Other than obvious injuries the bigest danger to casualty wildlife is SHOCK. This is a potentially fatal situation where the body’s systems shut down due to stress, pain or blood loss. The stress for a wild creature suddenly in close contact with humans is enormous so PLEASE consider this before and as a casualty is handled. If it is unavoidable that the animal must be handled then plan ahead as much as posible, find a safe box, line it with torn up paper (not hay) use a solf cloth to pick up the animal and put it in the box as gently as possible. Close the lid and avoid peeping. Put the box somewhere quiet, dark and warm and give us a call for what to do next.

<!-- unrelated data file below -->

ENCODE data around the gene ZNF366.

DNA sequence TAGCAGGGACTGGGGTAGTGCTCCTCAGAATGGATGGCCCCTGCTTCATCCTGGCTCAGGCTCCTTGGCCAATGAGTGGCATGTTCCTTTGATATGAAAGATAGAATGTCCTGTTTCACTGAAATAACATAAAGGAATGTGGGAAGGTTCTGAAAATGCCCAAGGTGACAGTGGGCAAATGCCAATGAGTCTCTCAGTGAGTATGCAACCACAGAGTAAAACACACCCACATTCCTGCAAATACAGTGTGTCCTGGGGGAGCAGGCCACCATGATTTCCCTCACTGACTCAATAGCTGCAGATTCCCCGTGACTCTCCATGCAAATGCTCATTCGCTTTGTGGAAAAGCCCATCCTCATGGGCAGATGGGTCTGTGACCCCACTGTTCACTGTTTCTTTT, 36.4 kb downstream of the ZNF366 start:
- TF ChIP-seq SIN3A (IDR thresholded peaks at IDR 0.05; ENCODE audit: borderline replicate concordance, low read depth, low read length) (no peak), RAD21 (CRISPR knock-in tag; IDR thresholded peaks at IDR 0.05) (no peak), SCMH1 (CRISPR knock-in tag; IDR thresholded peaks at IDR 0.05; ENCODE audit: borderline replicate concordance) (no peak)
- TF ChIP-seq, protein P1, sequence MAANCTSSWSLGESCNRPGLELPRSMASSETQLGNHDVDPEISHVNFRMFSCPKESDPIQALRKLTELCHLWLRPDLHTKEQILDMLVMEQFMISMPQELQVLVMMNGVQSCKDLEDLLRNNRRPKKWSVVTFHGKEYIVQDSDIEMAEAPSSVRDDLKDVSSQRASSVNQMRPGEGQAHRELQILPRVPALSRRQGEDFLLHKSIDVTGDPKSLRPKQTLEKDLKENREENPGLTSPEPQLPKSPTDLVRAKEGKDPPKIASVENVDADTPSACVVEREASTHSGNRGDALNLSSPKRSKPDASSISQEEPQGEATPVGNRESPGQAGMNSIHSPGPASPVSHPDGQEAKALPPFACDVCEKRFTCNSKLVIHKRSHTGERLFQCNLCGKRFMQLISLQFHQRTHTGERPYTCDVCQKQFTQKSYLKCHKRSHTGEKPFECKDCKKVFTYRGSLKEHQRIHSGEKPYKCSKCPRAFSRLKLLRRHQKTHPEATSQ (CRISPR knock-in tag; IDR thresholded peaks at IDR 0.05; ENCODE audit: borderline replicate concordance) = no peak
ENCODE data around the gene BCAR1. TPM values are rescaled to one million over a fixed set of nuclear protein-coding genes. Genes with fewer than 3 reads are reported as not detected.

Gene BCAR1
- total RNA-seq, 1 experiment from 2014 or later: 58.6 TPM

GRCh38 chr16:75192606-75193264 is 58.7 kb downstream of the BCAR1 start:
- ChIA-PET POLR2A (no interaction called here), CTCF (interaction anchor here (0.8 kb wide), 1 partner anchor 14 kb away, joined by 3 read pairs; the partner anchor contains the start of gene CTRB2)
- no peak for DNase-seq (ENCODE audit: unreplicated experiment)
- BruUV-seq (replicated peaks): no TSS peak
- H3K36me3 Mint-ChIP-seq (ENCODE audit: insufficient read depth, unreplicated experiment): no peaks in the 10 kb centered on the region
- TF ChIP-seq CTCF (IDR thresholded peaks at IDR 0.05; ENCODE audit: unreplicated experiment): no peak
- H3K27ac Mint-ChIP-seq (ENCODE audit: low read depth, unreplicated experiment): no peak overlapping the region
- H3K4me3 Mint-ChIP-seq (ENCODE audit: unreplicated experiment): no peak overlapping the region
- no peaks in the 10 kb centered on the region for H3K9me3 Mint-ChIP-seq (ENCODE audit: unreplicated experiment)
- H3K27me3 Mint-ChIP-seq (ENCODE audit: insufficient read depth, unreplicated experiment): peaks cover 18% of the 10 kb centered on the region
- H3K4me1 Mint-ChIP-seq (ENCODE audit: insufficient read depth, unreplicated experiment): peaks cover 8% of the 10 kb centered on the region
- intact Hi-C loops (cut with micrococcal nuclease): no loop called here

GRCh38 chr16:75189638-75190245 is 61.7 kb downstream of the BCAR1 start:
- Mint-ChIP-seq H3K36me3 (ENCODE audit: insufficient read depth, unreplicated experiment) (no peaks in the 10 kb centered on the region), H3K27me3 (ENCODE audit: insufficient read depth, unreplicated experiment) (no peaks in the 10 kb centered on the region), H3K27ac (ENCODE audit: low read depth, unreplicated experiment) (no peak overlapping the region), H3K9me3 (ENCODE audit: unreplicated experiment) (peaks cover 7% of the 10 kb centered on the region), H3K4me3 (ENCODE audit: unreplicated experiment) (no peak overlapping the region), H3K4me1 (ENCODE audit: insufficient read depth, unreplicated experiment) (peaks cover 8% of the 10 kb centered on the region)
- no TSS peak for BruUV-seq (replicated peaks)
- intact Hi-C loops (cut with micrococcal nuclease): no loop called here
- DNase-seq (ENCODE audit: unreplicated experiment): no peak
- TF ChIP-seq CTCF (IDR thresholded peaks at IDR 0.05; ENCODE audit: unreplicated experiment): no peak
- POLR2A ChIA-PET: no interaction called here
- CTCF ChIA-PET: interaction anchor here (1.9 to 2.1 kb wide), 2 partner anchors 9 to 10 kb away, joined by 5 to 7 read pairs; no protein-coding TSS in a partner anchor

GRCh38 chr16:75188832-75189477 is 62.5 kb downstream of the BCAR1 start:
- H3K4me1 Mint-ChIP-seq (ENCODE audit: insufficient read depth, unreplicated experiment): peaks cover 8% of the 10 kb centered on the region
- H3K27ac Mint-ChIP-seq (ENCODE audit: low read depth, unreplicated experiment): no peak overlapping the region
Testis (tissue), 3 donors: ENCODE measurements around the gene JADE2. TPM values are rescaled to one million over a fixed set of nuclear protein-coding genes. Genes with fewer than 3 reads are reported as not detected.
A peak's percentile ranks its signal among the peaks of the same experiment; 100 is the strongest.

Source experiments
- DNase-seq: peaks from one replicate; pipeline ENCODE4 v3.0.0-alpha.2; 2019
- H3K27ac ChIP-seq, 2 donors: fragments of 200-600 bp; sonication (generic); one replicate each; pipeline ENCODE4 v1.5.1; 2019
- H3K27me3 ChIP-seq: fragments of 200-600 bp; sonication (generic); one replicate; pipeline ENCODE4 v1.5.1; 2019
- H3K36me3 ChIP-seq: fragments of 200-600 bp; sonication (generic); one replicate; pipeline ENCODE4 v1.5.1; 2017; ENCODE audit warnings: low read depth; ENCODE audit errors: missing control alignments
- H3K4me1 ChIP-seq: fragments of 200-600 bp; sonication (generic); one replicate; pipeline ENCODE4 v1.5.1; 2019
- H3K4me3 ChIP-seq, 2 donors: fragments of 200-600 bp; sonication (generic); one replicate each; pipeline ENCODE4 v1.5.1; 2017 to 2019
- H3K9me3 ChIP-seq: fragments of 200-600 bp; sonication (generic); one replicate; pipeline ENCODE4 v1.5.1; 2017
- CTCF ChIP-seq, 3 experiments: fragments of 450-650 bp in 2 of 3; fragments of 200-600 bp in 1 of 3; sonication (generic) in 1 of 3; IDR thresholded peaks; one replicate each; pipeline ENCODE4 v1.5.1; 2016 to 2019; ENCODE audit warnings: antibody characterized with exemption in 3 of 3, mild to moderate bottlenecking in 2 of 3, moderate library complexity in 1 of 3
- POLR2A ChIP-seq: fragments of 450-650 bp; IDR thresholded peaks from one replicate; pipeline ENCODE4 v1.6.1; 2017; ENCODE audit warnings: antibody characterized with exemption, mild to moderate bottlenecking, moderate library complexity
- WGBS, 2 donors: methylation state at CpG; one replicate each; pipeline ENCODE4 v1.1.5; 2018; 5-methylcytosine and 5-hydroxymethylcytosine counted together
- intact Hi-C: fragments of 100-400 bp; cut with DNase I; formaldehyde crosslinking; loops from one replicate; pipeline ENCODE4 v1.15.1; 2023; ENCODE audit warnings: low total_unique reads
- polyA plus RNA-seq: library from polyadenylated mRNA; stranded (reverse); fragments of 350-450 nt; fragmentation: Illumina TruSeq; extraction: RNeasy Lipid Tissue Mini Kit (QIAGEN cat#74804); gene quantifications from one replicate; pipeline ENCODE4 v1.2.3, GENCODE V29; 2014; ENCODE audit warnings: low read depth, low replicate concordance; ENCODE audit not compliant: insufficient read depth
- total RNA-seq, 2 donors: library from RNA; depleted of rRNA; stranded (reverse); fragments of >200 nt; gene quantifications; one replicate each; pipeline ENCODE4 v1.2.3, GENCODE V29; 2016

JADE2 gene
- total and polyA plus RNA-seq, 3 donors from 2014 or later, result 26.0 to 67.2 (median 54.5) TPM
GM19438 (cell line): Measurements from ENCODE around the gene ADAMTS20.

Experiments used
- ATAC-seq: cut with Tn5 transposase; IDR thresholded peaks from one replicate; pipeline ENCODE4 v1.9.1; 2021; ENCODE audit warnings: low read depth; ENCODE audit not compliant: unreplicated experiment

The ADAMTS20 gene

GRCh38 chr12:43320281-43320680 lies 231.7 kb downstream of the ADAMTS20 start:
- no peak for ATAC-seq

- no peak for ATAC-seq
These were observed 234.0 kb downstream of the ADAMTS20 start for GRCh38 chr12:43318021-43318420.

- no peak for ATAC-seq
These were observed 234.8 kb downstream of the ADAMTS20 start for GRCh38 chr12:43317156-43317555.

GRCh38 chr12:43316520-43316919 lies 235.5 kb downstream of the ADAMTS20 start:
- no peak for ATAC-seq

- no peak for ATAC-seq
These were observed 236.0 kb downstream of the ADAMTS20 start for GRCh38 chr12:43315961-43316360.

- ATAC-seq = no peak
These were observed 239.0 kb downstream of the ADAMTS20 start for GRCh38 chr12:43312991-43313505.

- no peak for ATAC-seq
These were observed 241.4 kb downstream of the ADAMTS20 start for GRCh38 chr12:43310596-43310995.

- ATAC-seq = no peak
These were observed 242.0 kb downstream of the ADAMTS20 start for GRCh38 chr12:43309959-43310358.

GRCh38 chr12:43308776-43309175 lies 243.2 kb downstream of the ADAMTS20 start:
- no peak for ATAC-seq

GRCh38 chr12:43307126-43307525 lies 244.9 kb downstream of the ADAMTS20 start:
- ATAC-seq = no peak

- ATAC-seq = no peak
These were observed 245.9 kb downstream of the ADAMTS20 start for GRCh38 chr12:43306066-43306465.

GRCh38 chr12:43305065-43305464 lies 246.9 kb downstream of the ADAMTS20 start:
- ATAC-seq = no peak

However do not put yourself at risk! Wildlife can be dangerous, especially bagers, foxes and the larger birds. If unsure leave well alone and just call us but please take careful note of where the casualty is situated and if you cannot remain with it until we arrive then mark the place clearly with a stick, something tied to the hedge or fence or a similar marker. There is nothing worse than arriving to help but being unable to find the injured creature as it may try and move from where it was found once you have moved away.